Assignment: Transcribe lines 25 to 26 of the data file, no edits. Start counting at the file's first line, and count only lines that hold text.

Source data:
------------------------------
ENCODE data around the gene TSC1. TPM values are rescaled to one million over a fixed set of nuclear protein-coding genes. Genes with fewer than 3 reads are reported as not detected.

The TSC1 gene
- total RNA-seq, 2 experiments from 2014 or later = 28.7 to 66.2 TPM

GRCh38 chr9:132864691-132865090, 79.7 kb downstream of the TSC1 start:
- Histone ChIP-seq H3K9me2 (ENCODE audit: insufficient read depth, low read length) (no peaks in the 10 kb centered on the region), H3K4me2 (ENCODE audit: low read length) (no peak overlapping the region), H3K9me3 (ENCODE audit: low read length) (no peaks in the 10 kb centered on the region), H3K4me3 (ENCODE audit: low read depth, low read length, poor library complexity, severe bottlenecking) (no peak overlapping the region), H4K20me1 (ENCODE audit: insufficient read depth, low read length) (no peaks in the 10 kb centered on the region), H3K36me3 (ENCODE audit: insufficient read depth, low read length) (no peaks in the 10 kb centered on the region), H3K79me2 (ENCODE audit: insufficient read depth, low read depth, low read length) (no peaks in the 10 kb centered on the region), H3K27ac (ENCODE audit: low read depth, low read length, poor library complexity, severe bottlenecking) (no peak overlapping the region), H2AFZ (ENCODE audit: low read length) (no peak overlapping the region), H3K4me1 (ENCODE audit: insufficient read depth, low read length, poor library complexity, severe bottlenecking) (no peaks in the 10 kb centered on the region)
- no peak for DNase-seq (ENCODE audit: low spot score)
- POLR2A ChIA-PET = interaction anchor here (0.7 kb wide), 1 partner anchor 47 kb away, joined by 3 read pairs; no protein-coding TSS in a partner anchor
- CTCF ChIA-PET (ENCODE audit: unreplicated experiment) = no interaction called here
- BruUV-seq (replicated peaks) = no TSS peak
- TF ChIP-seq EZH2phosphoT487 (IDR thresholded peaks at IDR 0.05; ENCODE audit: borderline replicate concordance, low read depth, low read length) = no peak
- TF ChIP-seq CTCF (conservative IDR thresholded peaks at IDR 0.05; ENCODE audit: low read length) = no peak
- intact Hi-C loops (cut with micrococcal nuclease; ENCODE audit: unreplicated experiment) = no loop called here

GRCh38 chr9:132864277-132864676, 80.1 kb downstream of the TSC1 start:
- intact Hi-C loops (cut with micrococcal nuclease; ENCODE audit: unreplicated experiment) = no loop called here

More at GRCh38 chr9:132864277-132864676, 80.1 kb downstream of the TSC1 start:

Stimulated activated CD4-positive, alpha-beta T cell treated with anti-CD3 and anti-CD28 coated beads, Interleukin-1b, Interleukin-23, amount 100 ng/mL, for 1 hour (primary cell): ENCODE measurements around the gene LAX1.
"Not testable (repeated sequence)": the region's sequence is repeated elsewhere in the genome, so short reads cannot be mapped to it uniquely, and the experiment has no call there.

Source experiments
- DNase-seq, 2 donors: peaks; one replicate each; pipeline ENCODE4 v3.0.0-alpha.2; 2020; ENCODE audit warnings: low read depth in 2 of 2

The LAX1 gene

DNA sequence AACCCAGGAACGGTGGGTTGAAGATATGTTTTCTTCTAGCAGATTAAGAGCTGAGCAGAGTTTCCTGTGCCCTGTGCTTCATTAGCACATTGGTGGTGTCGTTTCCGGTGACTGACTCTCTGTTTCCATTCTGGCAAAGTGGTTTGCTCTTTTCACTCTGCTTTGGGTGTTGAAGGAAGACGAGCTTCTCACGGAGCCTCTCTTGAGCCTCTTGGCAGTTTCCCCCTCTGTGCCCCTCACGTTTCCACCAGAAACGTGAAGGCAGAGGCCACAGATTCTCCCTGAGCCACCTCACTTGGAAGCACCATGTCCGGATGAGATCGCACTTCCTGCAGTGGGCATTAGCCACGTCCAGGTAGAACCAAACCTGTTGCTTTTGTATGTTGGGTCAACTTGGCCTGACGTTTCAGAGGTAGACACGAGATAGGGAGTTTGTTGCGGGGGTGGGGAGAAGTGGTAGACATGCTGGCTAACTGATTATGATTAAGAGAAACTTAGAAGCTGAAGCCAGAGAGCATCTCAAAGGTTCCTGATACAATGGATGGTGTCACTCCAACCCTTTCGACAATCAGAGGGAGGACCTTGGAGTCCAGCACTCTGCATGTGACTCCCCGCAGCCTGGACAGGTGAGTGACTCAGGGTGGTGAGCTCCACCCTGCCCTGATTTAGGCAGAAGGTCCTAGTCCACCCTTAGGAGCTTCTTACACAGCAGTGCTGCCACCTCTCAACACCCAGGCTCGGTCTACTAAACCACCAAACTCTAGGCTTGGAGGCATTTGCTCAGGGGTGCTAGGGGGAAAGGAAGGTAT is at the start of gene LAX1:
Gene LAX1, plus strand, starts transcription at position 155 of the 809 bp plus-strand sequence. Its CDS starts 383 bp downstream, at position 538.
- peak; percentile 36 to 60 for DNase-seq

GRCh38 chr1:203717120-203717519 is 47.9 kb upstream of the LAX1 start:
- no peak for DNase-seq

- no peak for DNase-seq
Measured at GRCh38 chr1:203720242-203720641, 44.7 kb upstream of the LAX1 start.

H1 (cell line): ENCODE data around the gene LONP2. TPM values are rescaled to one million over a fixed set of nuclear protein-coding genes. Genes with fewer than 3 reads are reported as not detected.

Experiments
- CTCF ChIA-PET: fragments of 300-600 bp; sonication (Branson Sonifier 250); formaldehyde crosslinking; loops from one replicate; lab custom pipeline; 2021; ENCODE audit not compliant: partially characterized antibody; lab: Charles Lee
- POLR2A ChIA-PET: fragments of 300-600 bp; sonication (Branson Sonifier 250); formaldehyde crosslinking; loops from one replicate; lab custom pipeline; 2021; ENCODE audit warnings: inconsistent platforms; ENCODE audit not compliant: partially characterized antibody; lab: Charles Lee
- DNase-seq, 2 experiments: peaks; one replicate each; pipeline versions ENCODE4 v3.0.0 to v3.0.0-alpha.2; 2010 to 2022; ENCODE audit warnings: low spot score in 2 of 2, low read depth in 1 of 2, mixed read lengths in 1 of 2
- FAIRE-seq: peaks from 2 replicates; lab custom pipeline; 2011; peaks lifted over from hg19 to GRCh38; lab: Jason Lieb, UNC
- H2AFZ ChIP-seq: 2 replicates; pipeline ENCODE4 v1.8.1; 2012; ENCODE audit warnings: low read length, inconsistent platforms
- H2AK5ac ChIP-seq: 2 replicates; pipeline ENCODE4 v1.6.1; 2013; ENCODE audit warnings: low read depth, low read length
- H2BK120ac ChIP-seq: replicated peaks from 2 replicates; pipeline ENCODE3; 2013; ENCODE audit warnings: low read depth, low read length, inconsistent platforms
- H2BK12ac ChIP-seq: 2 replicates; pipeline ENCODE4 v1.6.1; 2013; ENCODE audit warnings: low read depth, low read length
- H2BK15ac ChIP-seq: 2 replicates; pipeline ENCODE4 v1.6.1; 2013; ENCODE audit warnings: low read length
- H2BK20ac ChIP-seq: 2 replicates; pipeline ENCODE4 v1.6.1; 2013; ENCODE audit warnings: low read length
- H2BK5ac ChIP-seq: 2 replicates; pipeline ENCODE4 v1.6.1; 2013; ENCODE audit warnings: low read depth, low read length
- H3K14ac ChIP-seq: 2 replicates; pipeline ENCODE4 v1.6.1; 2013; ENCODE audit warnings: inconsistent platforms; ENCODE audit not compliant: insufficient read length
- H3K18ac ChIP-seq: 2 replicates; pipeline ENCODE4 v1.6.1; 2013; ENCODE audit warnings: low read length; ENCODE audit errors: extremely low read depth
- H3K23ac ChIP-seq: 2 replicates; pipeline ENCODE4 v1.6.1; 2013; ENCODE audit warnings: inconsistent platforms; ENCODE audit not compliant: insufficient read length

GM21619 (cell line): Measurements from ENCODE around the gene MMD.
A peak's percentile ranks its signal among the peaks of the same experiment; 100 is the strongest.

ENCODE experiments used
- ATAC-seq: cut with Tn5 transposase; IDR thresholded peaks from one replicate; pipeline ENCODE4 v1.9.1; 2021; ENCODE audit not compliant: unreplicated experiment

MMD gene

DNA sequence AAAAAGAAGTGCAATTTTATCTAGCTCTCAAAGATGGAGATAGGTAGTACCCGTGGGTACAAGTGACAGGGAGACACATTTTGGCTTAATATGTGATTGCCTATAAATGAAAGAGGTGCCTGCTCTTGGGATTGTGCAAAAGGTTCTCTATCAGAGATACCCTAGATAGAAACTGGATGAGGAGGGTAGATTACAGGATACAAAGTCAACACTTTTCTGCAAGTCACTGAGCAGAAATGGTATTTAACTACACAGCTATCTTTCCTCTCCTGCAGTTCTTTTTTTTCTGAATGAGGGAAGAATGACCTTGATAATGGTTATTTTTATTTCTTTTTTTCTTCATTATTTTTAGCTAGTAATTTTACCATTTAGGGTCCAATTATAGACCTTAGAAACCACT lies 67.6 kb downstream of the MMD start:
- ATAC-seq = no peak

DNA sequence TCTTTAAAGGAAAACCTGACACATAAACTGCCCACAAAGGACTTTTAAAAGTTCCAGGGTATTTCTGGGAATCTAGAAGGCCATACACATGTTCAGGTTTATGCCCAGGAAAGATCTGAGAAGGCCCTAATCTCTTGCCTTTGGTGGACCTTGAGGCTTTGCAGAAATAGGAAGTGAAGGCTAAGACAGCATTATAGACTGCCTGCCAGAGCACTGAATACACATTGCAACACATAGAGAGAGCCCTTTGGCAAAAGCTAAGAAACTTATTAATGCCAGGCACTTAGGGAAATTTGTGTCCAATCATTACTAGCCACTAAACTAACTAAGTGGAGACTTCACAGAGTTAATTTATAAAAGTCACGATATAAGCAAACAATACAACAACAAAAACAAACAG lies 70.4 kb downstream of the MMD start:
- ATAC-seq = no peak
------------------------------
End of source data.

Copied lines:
- no peak for DNase-seq

- no peak for DNase-seq